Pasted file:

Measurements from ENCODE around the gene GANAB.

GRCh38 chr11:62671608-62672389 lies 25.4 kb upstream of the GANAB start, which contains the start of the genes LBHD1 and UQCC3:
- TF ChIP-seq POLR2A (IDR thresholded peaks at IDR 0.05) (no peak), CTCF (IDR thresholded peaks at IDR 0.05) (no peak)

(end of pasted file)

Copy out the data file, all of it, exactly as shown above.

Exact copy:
Measurements from ENCODE around the gene GANAB.

GRCh38 chr11:62671608-62672389 lies 25.4 kb upstream of the GANAB start, which contains the start of the genes LBHD1 and UQCC3:
- TF ChIP-seq POLR2A (IDR thresholded peaks at IDR 0.05) (no peak), CTCF (IDR thresholded peaks at IDR 0.05) (no peak)